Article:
Kanaha Beach


Directly next to the Kahului airport lies Maui's most hidden beach known as Kanaha Beach Park. A mile-long stretch of green grass lawns and tree-lined soft white sand beaches, it is a world-renown windsurfing and kite-boarding spot, attracting both experienced athletes and beginners. On any given windy afternoon there are swirls of butterfly-like sails off-shore. Kanaha also has some fine swimming, and though popular with locals on weekends, is wonderfully uncrowded during the weekdays.

HIGHLIGHTS: surf-protected swimming, surfing (winter), windsurfing and kite-boarding (both beginner and pro), proximity to the airport makes it a perfect last or first beach visit.
WARNINGS!: Be aware of far offshore reef; gets windy in the afternoons on windy days and this also creates currents.
AMENITIES: Lifeguard tower, showers, restrooms, picnic tables and BBQ, beach volleyball courts, ADA accessible.

Live Kanaha ocean camera link:

County of Maui Kanaha park link:

From the airport, keep to the right lane in the airport circular road past the terminal buildings and look for the car rental return signs. The right lane will turn right, into a side road heading between the car rental areas. Proceed on this road past all the car rental shops and extra cars' parking lots, to a STOP sign on Alamaha St. (0.3 mi from the right-hand turn). The park has three distinct usage areas, two of which are east and you would make a right at the STOP, one is left of the STOP.

Park area 1: Easternmost portion of the park will be the 3rd left after taking right at the STOP sign.
This portion of the park has ample parking. There is a grassy lawn that spreads throughout the picnic area. You will also notice multitudes of wind surfers setting up their gear in the afternoons on the lawn. Restroom building is centrally located, with sidewalks leading to it. Well-protected from the currents and wind, designated swimming area is located directly toward the ocean from the restrooms. Shallow and roped-off, this swim spot offers swim opportunity to the whole family and is popular with young moms. The windsurfer launch zones are on both sides of the swim area, an exciting and colorful people-watching opportunity. The sailing community is very friendly and on any given afternoon you will hear locals explaining the nuances of the site and hazards to look out for to visitors from around the globe.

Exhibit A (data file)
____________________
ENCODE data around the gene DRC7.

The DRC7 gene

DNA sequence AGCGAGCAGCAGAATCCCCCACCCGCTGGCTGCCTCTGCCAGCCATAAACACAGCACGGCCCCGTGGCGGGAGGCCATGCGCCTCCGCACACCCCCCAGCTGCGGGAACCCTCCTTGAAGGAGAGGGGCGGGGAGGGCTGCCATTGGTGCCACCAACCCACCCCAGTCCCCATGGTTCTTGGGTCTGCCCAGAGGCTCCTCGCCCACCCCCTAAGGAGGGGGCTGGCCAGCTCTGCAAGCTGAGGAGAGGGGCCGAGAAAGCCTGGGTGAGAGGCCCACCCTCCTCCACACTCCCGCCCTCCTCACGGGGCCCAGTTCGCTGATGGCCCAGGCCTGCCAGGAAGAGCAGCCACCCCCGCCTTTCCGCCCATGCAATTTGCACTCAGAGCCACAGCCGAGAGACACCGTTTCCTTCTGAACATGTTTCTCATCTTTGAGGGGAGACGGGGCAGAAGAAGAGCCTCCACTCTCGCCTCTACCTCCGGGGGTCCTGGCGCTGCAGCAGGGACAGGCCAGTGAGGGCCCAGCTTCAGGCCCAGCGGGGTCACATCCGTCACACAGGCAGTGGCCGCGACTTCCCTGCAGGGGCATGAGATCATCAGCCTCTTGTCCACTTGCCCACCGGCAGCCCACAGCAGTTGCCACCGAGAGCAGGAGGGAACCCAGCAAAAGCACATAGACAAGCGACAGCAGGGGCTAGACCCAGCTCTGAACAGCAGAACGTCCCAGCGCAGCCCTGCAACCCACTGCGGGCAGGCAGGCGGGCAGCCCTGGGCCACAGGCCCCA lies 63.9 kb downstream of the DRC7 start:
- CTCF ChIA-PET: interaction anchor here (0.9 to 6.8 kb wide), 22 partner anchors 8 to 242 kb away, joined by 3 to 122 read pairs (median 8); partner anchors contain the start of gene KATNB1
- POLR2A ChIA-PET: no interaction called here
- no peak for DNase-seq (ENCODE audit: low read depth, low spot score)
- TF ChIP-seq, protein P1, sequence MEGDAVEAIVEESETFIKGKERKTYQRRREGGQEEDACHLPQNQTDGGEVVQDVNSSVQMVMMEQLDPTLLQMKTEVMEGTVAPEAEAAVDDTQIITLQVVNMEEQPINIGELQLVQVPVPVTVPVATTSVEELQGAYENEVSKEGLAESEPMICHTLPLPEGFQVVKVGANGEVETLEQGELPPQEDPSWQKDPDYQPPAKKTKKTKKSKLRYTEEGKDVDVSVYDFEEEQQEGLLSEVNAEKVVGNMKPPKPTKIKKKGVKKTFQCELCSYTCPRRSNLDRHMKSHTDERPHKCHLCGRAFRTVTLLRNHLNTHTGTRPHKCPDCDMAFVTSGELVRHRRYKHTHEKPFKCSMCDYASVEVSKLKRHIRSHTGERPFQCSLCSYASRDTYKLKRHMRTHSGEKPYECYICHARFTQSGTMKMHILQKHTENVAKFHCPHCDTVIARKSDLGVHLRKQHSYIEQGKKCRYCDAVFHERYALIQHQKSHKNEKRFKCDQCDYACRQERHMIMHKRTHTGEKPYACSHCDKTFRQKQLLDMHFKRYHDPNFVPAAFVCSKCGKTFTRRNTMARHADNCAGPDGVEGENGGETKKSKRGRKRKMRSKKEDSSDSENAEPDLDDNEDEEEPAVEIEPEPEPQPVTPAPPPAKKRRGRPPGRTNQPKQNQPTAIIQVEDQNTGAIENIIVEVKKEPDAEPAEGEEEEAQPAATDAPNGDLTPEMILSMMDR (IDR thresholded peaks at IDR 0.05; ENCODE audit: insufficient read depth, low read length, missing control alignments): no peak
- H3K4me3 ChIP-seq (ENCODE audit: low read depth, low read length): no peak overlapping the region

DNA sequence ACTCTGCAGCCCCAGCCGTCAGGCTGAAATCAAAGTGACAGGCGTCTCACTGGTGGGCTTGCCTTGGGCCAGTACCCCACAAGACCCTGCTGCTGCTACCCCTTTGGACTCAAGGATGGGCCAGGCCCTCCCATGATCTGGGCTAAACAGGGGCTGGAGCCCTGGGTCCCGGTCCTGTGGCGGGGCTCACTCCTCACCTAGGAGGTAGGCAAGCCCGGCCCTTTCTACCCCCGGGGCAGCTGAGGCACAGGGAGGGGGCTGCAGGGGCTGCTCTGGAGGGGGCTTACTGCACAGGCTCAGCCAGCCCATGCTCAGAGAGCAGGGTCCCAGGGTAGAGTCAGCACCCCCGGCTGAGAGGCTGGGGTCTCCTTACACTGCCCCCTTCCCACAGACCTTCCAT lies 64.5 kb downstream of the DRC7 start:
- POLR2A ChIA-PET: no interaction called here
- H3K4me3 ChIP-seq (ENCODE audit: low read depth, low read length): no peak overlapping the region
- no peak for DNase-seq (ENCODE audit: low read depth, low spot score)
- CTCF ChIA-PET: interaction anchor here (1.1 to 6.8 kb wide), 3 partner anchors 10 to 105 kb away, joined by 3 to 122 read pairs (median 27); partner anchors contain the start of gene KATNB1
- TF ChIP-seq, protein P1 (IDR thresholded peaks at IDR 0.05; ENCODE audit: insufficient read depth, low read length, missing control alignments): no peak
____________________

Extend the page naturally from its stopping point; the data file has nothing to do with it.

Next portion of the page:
Park area 2: The central part of the park can be accessed by taking either the 1st or 2nd left-hand turns after turning right at the STOP sign. This area has the lifeguard tower, canoe house with colorful double-hull traditional Hawaiian outrigger canoes, and volleyball courts. There is also ample parking, picnic areas (some in the shade), and a restroom directly in the center of the parking area. Designated swim areas are on both sides the life guard tower. Facing the ocean the area on your right is roped off and is shallow, perfect even for small keiki (kids). The area left of the tower is the most protected from the wind. Directly left of the central swim zone begins kite-boarders' access area. If you have never seen kite-boarding, this is a spectacular spot to watch them fly out across the ocean.